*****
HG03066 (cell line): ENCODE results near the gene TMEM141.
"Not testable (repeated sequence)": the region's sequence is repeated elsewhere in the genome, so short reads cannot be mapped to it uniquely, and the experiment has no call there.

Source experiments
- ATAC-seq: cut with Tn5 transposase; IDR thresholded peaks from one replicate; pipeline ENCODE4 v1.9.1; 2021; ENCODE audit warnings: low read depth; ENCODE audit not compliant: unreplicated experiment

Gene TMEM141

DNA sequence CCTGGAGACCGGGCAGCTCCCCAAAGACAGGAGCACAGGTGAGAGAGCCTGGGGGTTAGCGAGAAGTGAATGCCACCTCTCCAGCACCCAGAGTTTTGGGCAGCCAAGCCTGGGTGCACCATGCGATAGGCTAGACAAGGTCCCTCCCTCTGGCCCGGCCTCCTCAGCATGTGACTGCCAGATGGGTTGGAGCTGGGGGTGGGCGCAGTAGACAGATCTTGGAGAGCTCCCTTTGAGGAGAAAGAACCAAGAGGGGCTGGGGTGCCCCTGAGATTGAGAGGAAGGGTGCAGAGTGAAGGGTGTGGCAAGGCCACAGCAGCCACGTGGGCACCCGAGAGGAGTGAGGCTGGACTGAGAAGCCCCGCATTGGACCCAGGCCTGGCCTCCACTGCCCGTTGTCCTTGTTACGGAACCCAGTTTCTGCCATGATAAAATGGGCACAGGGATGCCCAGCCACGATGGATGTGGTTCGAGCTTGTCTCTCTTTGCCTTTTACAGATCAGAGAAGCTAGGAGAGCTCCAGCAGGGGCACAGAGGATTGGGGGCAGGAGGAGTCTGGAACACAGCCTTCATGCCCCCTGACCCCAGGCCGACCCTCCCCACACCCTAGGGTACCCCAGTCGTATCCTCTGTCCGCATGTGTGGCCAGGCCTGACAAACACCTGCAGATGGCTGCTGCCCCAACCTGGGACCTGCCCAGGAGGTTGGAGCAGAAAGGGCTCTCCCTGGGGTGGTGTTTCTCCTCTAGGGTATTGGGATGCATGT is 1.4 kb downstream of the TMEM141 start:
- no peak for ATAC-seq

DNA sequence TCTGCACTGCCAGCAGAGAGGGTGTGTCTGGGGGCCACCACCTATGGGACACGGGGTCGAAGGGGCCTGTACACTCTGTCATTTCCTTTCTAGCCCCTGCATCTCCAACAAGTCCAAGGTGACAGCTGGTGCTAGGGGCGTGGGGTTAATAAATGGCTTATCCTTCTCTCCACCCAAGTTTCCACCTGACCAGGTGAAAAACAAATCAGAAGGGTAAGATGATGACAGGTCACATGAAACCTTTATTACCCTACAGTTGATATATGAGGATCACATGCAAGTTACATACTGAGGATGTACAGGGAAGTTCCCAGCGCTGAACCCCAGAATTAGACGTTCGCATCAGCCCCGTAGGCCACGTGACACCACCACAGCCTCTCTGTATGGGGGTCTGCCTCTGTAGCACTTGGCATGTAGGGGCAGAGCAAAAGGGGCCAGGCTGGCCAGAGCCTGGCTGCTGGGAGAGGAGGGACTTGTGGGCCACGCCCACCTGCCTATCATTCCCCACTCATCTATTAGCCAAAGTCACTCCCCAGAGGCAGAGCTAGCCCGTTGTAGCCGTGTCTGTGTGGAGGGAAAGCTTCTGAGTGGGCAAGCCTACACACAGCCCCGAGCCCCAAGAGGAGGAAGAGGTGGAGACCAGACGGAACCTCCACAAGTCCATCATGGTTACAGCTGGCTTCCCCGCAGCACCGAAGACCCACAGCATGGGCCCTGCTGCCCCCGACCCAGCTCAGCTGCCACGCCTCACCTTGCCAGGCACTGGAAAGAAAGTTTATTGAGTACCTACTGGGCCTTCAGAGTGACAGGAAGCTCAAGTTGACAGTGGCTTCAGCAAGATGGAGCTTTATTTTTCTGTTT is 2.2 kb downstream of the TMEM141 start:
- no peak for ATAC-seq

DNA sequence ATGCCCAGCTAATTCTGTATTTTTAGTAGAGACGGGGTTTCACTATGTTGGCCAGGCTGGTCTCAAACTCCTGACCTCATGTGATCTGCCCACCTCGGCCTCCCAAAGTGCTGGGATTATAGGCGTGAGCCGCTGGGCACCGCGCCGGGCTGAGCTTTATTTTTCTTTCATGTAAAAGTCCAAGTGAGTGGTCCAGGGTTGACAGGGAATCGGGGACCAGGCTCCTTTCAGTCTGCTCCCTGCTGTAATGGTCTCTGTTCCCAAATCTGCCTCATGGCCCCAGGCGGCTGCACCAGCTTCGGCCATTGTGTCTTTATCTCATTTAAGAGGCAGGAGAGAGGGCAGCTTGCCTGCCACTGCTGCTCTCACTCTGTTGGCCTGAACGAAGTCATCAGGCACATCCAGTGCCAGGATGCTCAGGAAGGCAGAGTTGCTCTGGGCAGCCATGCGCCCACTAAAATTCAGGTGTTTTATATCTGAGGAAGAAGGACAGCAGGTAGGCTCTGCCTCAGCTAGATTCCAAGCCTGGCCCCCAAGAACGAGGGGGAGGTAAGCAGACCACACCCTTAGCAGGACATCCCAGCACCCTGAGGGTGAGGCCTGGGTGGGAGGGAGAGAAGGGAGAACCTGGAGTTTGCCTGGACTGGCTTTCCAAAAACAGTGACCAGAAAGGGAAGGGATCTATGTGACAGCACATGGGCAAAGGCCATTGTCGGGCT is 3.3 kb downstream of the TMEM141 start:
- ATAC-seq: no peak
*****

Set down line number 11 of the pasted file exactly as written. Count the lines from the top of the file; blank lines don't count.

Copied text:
- ATAC-seq: no peak